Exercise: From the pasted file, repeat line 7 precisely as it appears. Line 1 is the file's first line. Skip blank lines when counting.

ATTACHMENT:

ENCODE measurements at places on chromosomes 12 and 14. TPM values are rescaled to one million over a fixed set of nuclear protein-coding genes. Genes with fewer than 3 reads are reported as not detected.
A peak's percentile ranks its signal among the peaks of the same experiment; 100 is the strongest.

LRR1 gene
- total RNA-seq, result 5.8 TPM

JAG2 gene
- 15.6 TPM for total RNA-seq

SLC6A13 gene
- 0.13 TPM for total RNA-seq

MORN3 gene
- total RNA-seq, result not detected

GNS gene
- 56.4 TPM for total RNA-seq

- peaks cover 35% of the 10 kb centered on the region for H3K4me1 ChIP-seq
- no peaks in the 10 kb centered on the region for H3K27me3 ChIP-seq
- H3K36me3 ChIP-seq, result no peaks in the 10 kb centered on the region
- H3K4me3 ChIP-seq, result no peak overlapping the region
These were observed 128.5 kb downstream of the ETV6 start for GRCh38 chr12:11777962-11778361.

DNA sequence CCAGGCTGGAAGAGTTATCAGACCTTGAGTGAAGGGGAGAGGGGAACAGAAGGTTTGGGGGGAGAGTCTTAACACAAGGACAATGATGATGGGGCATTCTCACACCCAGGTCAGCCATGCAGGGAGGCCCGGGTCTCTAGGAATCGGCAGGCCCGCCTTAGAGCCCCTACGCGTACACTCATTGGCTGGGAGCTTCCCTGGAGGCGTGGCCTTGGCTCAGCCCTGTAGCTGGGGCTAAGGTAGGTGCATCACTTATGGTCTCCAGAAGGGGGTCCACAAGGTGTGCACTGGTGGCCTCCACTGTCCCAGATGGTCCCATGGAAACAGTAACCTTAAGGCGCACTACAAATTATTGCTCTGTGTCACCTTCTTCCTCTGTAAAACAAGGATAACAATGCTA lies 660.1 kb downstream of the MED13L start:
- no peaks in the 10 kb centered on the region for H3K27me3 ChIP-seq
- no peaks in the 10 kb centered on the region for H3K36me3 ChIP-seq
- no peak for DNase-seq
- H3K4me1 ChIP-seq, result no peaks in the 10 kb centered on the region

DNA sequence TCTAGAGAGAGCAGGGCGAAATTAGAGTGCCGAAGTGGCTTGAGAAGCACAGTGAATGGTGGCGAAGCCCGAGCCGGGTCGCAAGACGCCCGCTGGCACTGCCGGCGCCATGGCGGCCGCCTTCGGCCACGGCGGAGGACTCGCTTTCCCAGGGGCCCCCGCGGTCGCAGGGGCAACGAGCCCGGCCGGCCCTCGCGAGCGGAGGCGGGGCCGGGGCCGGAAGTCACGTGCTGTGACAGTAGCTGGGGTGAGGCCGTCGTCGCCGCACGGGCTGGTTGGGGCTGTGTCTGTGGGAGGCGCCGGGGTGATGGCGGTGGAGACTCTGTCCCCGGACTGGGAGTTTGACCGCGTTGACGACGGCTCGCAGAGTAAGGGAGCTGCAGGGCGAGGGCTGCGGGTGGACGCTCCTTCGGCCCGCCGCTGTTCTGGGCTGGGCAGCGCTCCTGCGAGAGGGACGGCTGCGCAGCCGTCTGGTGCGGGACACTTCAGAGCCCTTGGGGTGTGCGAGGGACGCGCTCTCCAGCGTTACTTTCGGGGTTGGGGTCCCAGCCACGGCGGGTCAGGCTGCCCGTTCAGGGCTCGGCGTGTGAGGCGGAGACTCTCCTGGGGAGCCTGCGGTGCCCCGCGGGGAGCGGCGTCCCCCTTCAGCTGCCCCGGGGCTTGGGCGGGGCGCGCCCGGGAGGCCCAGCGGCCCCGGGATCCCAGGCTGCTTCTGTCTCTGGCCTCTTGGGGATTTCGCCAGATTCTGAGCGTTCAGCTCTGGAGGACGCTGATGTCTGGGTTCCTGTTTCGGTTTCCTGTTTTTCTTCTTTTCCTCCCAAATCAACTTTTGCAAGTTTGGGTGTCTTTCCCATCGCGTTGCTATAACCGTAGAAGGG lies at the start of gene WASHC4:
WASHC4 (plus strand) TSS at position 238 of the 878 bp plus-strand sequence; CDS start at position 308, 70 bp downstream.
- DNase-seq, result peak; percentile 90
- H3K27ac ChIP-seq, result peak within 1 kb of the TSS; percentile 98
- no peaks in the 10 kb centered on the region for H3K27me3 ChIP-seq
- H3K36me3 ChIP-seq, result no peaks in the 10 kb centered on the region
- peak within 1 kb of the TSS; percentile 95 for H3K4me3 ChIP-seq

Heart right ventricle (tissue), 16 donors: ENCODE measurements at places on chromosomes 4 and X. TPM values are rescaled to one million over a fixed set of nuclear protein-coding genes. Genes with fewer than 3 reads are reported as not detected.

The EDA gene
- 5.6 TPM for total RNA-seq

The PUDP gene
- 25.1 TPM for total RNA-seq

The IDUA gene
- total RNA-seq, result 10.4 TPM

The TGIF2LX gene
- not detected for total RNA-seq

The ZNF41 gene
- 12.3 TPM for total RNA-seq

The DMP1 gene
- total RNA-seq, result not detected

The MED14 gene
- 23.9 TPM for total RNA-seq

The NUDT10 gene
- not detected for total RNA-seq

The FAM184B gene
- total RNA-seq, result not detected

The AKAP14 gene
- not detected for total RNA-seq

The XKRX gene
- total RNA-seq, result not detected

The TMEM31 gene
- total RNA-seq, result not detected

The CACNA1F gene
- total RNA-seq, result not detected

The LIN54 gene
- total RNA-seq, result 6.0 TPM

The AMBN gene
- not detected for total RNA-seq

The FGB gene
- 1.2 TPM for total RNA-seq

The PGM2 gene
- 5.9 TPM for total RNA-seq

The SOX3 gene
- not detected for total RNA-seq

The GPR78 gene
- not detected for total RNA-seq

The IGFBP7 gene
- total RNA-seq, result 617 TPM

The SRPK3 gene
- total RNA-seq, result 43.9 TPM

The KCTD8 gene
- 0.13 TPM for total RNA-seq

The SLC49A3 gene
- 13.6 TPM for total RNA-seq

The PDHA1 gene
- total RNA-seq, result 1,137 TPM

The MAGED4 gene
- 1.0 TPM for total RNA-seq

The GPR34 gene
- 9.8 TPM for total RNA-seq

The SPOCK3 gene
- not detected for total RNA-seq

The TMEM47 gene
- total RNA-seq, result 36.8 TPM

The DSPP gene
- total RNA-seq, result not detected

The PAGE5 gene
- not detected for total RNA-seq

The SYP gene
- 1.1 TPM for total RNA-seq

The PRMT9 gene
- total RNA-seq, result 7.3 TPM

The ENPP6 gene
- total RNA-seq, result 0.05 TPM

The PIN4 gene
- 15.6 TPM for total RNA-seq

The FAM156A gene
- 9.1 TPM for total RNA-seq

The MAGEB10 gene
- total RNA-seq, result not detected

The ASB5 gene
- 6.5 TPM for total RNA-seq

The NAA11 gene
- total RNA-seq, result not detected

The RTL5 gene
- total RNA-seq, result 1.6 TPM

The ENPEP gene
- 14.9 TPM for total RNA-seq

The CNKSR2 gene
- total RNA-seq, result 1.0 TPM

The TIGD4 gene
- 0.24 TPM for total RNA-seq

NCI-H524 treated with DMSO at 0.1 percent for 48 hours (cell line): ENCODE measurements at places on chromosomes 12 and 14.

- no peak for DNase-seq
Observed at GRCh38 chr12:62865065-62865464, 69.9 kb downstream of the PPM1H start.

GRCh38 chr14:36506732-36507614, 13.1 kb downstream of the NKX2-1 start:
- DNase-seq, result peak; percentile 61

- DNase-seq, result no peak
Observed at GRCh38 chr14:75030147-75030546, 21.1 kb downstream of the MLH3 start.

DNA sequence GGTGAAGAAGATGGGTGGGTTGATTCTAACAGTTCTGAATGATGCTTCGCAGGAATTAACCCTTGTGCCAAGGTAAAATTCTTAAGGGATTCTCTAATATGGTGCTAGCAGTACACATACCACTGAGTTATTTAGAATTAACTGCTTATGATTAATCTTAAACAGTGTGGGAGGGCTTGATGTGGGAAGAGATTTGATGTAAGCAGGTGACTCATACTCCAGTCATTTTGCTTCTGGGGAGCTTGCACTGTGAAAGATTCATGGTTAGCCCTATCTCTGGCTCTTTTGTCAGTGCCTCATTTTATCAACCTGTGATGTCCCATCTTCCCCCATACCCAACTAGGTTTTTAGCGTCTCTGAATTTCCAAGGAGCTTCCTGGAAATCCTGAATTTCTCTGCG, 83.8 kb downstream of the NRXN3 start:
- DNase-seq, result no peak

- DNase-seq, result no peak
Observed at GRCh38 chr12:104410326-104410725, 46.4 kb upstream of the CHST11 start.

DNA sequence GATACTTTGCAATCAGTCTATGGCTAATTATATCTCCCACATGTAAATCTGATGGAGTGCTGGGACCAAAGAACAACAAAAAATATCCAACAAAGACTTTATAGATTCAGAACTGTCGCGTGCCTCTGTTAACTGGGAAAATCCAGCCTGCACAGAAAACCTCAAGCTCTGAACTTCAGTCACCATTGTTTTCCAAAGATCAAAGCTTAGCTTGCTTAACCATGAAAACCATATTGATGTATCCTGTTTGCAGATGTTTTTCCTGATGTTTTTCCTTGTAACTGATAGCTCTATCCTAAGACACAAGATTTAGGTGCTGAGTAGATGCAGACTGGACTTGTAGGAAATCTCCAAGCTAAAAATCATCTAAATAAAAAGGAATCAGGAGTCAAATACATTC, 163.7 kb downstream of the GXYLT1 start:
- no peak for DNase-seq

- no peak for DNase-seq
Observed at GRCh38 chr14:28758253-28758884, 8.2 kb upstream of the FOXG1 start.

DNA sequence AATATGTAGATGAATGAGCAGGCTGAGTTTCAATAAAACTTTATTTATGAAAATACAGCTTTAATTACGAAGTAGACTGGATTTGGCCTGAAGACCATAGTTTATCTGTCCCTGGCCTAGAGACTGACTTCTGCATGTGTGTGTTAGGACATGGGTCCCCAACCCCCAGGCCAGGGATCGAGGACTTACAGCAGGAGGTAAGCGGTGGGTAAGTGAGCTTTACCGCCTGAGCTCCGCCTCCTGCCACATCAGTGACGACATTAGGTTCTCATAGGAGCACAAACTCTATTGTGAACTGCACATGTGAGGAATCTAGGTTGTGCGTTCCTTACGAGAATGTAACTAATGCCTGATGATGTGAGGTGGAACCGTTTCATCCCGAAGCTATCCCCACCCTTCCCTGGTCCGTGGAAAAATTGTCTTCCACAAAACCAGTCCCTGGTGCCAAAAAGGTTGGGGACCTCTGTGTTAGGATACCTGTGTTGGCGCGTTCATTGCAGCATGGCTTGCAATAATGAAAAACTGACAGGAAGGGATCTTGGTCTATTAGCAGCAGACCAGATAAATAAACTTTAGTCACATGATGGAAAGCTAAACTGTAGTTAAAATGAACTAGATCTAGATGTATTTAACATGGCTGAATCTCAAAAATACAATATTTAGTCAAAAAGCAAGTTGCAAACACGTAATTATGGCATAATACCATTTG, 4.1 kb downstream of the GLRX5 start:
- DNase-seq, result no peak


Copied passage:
SLC6A13 gene